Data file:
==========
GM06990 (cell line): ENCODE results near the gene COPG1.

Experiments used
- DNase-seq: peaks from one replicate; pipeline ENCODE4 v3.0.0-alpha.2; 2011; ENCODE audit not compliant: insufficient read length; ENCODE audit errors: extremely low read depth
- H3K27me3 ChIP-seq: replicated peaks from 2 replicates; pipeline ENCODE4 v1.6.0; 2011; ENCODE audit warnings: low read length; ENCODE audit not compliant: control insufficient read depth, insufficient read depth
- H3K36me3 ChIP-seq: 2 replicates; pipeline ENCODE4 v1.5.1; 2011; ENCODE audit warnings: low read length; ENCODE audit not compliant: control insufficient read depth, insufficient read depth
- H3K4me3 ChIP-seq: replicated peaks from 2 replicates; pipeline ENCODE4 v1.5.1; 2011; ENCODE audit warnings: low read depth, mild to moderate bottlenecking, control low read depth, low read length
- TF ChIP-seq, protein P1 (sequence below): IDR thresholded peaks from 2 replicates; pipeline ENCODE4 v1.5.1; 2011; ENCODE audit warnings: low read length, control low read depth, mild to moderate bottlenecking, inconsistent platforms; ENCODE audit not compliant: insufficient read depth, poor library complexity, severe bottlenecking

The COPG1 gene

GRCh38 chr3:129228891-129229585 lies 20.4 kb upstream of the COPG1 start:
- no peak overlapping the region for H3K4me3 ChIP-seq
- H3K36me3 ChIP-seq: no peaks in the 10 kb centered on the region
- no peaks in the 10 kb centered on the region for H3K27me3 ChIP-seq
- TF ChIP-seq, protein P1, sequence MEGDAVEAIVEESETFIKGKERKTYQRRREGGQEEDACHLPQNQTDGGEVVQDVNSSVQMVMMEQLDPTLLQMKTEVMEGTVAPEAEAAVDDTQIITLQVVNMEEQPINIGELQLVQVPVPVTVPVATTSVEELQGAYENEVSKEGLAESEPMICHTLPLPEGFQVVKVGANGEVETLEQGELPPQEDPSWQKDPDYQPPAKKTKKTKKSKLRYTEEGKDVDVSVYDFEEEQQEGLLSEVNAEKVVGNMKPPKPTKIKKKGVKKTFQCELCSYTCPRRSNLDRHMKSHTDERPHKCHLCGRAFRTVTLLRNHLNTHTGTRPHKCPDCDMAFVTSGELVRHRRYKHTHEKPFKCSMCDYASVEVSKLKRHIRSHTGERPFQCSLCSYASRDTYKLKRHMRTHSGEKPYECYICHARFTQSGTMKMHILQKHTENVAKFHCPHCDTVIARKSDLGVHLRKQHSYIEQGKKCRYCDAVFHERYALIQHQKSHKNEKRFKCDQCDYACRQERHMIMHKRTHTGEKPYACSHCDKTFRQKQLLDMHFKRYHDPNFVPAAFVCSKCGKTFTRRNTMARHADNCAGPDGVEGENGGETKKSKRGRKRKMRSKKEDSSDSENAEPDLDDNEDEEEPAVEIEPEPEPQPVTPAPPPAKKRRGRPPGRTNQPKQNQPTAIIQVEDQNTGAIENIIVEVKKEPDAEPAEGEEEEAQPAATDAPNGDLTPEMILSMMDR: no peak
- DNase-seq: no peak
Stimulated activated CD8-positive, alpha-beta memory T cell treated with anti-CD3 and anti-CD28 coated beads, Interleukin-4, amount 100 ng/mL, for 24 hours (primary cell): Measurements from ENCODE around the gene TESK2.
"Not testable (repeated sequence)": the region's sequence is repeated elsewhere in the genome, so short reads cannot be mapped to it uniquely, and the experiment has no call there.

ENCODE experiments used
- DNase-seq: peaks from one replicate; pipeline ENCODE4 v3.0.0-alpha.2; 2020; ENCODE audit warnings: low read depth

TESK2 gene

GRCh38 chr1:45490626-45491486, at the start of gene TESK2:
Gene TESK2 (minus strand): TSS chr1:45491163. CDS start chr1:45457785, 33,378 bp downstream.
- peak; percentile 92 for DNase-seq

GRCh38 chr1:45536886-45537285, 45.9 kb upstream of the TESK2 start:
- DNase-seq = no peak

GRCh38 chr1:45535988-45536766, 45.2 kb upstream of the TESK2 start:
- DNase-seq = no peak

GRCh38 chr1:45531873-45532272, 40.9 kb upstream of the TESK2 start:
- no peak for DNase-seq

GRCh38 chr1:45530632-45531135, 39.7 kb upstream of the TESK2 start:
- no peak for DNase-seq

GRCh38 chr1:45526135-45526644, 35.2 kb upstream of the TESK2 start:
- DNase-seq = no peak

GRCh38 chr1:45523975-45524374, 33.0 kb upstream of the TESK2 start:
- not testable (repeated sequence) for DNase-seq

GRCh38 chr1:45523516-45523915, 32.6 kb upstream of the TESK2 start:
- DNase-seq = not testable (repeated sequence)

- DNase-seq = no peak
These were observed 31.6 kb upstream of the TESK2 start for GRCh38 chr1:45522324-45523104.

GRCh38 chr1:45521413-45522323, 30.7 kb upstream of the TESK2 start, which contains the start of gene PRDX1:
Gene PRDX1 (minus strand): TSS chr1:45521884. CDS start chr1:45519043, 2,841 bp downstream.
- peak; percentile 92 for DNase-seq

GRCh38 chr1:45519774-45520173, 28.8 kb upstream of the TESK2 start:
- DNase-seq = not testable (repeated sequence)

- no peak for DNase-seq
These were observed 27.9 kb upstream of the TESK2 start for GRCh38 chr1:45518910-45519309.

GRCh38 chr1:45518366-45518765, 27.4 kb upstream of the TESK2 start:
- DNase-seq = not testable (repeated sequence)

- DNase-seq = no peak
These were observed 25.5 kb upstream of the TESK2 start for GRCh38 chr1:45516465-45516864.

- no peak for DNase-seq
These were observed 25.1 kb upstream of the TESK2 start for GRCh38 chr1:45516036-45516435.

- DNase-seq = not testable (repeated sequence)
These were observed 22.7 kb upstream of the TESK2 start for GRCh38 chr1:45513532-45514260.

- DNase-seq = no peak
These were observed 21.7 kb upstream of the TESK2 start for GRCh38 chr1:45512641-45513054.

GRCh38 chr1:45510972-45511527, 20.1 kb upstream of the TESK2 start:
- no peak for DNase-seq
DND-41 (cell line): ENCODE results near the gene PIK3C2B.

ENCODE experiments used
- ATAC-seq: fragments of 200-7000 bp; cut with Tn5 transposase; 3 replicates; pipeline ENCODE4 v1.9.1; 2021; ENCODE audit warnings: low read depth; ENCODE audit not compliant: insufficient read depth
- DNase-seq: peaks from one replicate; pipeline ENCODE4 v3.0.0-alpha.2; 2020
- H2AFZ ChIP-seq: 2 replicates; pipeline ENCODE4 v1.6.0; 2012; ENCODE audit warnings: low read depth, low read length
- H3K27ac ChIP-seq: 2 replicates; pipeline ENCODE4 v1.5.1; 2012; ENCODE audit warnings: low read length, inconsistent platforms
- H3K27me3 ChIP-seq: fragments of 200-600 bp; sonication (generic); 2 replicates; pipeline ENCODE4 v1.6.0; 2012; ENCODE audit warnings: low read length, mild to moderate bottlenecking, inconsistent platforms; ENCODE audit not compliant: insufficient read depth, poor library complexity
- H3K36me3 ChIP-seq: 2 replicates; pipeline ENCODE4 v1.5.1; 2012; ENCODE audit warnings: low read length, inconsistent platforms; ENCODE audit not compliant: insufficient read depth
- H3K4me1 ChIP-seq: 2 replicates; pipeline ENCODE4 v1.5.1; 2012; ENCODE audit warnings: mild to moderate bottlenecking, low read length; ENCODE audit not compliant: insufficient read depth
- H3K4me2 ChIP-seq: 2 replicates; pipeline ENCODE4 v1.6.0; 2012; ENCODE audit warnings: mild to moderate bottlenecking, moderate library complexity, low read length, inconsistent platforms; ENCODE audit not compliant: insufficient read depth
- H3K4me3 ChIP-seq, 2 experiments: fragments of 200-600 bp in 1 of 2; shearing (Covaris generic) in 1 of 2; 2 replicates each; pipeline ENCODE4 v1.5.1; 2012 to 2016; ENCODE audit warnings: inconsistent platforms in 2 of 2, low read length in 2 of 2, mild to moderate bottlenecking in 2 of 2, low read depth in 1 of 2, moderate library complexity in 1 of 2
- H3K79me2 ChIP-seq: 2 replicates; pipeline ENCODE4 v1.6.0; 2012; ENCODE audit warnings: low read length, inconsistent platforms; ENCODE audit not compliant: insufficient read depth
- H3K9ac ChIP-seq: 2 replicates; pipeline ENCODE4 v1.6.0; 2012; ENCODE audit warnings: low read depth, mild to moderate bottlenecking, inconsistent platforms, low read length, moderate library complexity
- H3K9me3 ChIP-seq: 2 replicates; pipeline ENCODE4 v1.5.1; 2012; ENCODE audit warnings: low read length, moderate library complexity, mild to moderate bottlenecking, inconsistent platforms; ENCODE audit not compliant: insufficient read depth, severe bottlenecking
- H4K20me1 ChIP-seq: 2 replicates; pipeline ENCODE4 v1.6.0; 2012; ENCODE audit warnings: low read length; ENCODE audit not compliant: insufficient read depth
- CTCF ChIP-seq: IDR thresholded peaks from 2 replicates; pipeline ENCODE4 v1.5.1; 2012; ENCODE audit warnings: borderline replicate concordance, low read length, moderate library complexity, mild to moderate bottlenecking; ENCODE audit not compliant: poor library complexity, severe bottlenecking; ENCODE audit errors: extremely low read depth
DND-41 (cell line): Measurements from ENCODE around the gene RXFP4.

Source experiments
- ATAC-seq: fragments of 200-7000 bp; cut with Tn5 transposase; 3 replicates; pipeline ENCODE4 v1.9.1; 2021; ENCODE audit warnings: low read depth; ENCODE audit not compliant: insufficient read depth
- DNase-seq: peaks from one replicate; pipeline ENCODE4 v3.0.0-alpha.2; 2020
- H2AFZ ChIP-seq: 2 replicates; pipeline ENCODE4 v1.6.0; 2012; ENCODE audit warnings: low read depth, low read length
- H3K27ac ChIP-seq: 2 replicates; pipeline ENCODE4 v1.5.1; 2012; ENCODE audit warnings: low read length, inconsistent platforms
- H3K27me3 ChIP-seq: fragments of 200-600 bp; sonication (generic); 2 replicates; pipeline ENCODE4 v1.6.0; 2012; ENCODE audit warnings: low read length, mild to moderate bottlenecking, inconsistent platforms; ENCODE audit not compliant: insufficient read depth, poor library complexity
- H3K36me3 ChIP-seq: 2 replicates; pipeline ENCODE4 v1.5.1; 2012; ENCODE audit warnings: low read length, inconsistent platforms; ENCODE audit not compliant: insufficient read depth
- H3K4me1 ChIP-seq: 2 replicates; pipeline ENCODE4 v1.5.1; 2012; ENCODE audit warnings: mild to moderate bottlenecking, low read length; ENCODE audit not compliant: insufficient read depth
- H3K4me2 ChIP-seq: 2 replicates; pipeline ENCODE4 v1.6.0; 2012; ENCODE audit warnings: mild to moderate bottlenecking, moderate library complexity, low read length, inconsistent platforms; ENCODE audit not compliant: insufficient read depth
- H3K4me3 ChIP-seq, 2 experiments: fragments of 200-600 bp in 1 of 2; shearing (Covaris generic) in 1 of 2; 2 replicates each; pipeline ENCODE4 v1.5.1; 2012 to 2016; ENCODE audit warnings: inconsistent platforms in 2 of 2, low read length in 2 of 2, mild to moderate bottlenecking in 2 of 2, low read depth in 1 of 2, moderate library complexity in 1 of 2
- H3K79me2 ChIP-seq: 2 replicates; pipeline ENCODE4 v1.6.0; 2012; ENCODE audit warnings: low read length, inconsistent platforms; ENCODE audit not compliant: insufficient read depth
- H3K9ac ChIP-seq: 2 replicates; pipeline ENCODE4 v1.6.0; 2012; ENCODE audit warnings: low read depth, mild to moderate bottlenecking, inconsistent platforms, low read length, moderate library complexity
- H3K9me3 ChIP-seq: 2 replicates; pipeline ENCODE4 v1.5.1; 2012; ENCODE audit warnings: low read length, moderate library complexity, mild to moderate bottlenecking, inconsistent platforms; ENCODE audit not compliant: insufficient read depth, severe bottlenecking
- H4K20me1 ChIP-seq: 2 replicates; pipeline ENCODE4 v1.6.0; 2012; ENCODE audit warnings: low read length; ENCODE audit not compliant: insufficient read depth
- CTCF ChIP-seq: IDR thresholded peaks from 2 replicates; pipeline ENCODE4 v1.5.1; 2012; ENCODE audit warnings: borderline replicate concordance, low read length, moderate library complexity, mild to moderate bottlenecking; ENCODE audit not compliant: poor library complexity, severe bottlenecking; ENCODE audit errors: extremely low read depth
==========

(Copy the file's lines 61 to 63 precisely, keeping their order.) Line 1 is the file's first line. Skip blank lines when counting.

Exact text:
- DNase-seq: peaks from one replicate; pipeline ENCODE4 v3.0.0-alpha.2; 2020
- H2AFZ ChIP-seq: 2 replicates; pipeline ENCODE4 v1.6.0; 2012; ENCODE audit warnings: low read depth, low read length
- H3K27ac ChIP-seq: 2 replicates; pipeline ENCODE4 v1.5.1; 2012; ENCODE audit warnings: low read length, inconsistent platforms